The Chief and Lucia wasted far less effort on the subsequent forward briefing of Salvatore Pirone in the deserted Forretan library, and concentrated on instructing him to use one of its PCs to arrange seats for Maelene and himself on the earliest possible set of flights through to Montana, and a pair of single rooms in Red Lodge for the next two nights.

It took him a while, but the job was eventually done. Then, with Lucia in unseen tow, he dragged himself over to Maelene’s office.

She was still hard at work, and still crying.

‘I suppose you’ve come to tell me when we’re leaving?’

‘Yes. The taxi will be here at two-fifteen. The first flight departs soon after four.’


* * *

Maelene stopped outside Norman’s office and a friendly voice said ‘I’m right behind you, partner. And your eyeliner looks fine ...’

She turned, saw Lucia smiling reassuringly, put on her bravest face, rapped on the door, and opened it wide.

‘Hey, Norm, I’ve brought a mutual friend to see you again ...’

Crofton smiled back, and Lucia gave him her customary little cuddle.

Norm, this is the Chief, and I shall be brief.

I observe that Sal has already told you of Toni’s unfortunate experience last night ...

‘Yeah. Damn shame. Nice kid.’

Quite so. But he is apparently recovering well.

Now — Sal and Toni will be leaving here soon. I wish to thank you for all your indulgence towards them. And I have some important news. Maelene has agreed to join us for our crucial work with Jack McGarran and whatever may follow it. I know her presence will be missed, in many ways, Norm, but we should like you to allow her to take a special vacation, for as long as we need her. We shall of course ensure that, financially, you are both very well compensated ...

‘Damn right we’ll miss her, Chief! But I do understand ya ballgame, and I won’t try and argue. Ya better look after her really well, though! And just give us a few moments together now, OK?’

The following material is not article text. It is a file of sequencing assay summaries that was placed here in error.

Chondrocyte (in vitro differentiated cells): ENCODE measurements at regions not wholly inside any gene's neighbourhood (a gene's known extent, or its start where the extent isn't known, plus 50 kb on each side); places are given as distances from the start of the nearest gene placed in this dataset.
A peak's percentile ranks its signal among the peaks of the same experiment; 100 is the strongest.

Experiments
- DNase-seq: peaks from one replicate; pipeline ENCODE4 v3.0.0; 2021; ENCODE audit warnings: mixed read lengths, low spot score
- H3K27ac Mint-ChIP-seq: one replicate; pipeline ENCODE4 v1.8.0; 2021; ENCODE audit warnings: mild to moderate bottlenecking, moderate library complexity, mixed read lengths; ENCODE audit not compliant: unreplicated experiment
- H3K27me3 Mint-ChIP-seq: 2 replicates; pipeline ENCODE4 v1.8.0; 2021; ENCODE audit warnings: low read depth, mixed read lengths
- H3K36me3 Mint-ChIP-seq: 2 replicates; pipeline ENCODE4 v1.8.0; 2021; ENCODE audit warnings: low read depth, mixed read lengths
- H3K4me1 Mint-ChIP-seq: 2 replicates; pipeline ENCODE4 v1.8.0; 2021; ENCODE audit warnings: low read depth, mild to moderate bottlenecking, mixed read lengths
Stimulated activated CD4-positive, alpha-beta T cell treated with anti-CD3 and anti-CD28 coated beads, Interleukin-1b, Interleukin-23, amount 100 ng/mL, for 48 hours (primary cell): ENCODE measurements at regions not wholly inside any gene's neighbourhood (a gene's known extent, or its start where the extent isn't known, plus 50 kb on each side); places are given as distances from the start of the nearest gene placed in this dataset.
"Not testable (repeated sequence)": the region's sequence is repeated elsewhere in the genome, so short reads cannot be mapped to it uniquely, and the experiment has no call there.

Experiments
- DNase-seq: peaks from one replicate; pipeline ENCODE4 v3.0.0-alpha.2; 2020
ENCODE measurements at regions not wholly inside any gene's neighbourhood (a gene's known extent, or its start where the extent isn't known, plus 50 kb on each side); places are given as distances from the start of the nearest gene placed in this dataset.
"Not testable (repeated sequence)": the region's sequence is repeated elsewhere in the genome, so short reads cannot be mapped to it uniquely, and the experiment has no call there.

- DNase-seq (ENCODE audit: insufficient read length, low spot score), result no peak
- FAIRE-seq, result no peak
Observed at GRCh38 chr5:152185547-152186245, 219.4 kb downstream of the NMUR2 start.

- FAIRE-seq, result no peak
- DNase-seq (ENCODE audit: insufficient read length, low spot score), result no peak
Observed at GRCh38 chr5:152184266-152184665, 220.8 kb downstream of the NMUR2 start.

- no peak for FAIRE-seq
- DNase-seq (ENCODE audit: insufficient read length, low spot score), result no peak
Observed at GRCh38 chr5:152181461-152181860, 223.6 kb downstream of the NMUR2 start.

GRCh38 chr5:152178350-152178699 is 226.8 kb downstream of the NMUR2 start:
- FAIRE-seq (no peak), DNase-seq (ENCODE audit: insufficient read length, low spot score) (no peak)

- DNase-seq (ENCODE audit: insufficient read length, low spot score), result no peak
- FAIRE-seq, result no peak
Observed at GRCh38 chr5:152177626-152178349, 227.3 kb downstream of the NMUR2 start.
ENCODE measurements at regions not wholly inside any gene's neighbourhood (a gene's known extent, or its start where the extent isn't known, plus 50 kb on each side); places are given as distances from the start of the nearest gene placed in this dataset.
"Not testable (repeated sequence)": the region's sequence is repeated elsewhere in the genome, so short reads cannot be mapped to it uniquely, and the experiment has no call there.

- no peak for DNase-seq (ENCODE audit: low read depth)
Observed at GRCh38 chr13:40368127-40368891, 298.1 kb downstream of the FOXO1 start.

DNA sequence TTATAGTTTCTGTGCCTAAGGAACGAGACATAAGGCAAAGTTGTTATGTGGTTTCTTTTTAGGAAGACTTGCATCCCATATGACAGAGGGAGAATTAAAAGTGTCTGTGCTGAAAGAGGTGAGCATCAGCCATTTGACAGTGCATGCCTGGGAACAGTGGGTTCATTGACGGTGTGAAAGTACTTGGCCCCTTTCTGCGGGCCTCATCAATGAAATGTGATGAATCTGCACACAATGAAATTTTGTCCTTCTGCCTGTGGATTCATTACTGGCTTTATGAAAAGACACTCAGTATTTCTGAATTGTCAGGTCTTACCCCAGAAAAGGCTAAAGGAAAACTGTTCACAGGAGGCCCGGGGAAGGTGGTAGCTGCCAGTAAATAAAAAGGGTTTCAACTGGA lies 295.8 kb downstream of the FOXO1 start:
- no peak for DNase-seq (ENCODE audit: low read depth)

Of course, Norm. In one moment, I promise ...

But first, a final word from me. Once Sal and Toni have left, you will recall none of your confidential researches for us here: merely a bitter-sweet set of local events associated with their stay amongst you all.

And let me assure you that we are not thoughtlessly swayed by what happened here last night. Such is the way of the world at large, we fear. Columbia is a fine city, and South Carolina is a very fine state, and you should all be very proud. We wish you well.

‘Nicely put, Chief. Ever thought of a job in PR?’

Norman Crofton was back in near-normality, and Maelene was standing in front of him with tears in her eyes once more.

‘This is all so weird, Norm. When I think back to yesterday morning, before I went out for a walk with Toni at lunch time — oh, what a difference a day makes!’

‘I ain’t too clear about things either, sugar. But I guess we both know ya got a very big job to do, whatever it is. Take care, and be back soon ...’

‘I will, Norm. Oh heck — give me a hug, please!’

Maelene Bay hurried home and stunned her mother with the news that she was going on an urgent, open-ended business trip. But she said nothing of her travelling companion, and avoided the subject of “poor Toni” even when he was mentioned, pointedly, twice.

She packed a bag while her Mom made her a couple of sandwiches, and nibbled at one of them as she spoke briefly to her father on the phone. Then she said some more tearful goodbyes, and took a cab to the hospital.

‘Have they told you?’


‘I only have a few minutes to spare. Three separate flights, and then a long cab ride, before I get to bed tonight — in Montana, would you believe?’

‘That sounds exciting.’

‘Ha! Keep making the jokes, Toni. They’re good for both of us. Now, has Sal been to see you yet?’

‘No. But I don’t care.’

‘Well, I do! Oh, sorry — no, you’re probably right, he doesn’t matter. It’s just that I have to be with him all the time, now, for as long as this thing takes ...’

‘They told me it won’t be too long, Maelene. Hopefully we can join up in California very soon.’

‘Yeah.’ She brushed away another tear. ‘Kiss me, honey.’

Salvatore had finished his own quick lunch in the Forretan cafeteria, and walked smartly back to the hotel to pack and check out.

At one-thirty he took a cab to the hospital. But when they stopped outside the front doors, he sat like a statue on the back seat for a very long time. Then he abruptly asked the driver to wait just a couple of minutes, plunged inside, asked for directions at Reception, hurried along to Toni’s room, and opened the door without knocking.

‘So, how are you feeling?’

‘Aching and fed up.’

‘I’m sorry.’

Toni said nothing in reply, but just waited.

‘Anyhow, I’m sure Maelene’s been back here again ...’


‘... and told you where we’re going.’


‘Right. Well, see you when I see you, then.’

‘Yes. And Salvi — make sure you take good care of her.’

‘I’ll try.’

‘Yes, you try ...’

Proceed to chapter 18, part 2 ...

Copyright © 2006 by Michael E. Lloyd